When They Prayed
FROM THE BISHOP DAVID GRAVES   I chose the theme of our 2023 Annual Conference session, “When They Prayed,” based on Acts 4:31: “And when they had prayed, the place in which they ...
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Welcome 2021: Better than normal

January 03, 2021

It’s hard to believe the decade known as the year 2020 is finally coming to an end. I was listening to all of the different ways people aired grievances for this year. “The year we all want to forget,” one commentator said. “Good riddance once and for all, 2020” another remarked. We can all relate. None of us imagined 2020 would turn out this way. We all have one thing or another, in varying degrees, to grieve at the end of this unforgettable year.

Add to it all the fact that I preached Sunday on the text to celebrate the Epiphany: Matthew 2:1-12. The last verse of this passage is always a haunting message to read at the beginning of a new year:

“And having been warned in a dream not to return to Herod, they left for their own country by another road.” (Matt 2:12)

They went home by a different road. Spiritual teacher Ram Dass said that we as humans, in the end, are “just walking each other home.” As we move into the future together we are all on a journey – home, to God. If life is a shared journey home, doesn’t that reshape the way we look at the new year?

Instead of saying, “good riddance” to 2020, what could we learn from such a difficult year?

A few lessons from 2020

Here are just a few lessons we can take with us into the new year to help us on the next leg of our journey together home.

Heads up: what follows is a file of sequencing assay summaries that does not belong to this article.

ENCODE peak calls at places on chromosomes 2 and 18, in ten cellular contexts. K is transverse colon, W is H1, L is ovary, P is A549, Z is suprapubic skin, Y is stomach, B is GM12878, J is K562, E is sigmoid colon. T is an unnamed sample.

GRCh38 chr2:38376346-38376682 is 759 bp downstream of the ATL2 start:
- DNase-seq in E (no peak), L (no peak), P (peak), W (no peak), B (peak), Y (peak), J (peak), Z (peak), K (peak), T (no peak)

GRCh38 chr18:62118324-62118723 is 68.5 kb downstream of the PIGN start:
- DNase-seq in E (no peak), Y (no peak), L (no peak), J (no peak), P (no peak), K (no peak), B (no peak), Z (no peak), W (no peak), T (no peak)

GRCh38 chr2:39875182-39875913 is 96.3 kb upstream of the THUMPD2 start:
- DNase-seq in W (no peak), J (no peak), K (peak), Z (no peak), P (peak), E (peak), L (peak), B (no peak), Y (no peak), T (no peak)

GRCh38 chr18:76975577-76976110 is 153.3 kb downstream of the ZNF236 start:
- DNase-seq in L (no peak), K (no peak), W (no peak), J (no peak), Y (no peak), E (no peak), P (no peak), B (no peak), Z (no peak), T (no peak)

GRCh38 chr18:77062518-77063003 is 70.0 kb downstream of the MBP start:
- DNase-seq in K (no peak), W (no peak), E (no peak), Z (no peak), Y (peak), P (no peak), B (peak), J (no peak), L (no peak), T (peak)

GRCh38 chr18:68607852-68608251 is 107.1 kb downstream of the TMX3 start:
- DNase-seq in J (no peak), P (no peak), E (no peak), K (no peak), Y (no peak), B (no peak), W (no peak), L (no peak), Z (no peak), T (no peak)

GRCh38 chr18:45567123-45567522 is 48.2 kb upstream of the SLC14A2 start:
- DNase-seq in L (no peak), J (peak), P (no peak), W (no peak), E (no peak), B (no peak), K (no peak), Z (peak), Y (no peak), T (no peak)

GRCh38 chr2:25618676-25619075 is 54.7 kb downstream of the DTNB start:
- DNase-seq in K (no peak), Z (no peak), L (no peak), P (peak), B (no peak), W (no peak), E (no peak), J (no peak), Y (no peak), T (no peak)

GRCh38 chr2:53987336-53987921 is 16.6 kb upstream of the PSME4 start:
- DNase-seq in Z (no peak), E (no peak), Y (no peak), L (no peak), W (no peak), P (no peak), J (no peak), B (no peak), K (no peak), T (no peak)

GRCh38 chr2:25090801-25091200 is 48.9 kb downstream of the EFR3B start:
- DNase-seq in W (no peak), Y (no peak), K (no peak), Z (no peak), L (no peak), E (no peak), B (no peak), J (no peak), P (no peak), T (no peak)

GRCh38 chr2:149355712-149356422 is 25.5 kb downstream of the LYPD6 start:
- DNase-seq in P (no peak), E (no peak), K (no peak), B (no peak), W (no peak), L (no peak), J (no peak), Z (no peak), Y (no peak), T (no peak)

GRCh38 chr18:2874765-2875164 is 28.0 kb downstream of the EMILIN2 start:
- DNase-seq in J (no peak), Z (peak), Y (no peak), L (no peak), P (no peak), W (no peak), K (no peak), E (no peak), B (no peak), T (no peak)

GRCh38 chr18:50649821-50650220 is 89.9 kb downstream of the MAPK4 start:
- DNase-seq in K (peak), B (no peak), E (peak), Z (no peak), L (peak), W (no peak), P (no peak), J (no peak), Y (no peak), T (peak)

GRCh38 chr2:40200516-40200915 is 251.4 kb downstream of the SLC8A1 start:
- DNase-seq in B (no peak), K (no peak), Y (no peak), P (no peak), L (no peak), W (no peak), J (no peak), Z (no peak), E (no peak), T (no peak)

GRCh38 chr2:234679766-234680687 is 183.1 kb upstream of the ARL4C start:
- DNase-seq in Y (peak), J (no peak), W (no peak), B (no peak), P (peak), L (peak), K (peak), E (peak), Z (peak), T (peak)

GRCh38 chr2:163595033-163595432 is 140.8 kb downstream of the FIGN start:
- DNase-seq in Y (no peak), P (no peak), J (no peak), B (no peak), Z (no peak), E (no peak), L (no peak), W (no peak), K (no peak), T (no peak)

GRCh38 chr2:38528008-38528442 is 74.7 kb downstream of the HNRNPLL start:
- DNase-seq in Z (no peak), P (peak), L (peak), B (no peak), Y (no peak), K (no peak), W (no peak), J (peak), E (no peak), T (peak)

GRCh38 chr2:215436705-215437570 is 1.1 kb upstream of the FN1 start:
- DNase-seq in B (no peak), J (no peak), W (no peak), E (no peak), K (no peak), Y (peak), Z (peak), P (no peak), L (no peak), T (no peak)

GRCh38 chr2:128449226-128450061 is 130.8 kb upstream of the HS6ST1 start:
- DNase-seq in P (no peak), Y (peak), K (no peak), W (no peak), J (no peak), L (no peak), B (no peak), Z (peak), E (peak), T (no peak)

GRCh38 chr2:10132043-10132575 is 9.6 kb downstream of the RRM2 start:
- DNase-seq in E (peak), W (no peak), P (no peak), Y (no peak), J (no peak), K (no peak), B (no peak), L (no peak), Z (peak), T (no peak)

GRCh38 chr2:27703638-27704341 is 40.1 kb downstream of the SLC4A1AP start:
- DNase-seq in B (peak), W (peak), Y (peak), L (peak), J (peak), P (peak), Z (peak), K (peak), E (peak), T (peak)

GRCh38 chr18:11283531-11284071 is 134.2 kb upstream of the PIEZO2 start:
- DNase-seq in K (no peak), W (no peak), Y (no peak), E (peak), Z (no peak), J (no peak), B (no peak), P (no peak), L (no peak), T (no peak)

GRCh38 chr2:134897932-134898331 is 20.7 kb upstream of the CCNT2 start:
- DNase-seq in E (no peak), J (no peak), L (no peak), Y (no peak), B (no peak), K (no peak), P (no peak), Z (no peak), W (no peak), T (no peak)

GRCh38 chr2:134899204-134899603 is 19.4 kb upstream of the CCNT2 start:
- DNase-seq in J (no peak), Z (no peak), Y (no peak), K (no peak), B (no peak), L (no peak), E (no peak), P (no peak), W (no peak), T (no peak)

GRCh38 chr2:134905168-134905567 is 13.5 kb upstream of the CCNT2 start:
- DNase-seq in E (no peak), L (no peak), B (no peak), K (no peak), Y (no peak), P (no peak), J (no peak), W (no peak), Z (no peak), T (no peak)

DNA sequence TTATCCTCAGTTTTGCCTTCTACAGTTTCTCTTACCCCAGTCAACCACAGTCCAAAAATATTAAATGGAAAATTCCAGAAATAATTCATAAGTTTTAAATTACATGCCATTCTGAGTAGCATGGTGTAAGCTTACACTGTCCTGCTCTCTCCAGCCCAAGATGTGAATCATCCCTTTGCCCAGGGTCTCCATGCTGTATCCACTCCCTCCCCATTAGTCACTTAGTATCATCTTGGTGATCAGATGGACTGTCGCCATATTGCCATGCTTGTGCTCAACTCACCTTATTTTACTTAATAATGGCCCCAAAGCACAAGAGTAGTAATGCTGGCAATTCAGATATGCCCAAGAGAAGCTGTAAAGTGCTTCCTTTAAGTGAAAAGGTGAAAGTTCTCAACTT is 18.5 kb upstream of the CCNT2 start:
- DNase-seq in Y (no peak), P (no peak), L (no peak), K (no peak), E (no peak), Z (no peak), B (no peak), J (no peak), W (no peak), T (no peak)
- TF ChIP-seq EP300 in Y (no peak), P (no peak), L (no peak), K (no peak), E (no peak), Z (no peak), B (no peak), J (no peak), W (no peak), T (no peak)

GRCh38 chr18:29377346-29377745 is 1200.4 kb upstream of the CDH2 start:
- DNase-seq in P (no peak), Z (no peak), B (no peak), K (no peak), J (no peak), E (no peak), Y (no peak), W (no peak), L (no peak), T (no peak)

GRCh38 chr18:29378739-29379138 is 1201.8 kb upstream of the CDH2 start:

We learned empathy as we faced those early fears of COVID-19 and how it might affect us. How could that empathy guide us into a new year as we face the uncertainty of not knowing yet how this will end?

The pandemic finally opened many of us up to the epidemic of racial injustice in America. We have a long way to go, but 400 plus years of varying forms of oppression is hard to erase. And yet it’s a journey we must commit ourselves to, even (and especially) when it makes us uncomfortable.

We learned that we have been too busy for too long and life is better when we learn to slow down, appreciate each other more, spend some extra time around the dinner table, and take evening walks. Instead of wanting to add everything back, what could we leave out of our lives permanently?

This pandemic and the effects of the stress it’s causing is teaching many of us that good health is not truly healthy if it’s not wholistic. We are whole beings – physical, emotional, mental, spiritual, and relational. We must create margin in our life to attend to all forms of health if this is to be a life truly worth living. Instead of making diets and workout routines just another lofty resolution, how could those things become a lifestyle change we desperately need?

Better than normal

When I think of all of the ways we struggle with being self-centered, overly busy, incredibly divided, and ignorant of the hurt and pain around us I don’t want things to go back to normal. I want thing to be better than the normal we used to know. Epiphany is in just a few days. And the Magi show us the way home – by a different road than the one we’ve always known. It is a road filled with grace, togetherness, and love. It’s where we meet God and maybe even each other anew.

The Rev. Ben Gosden is senior pastor at Trinity United Methodist Church in Savannah. He can be reached at ben@trinity1848.org.

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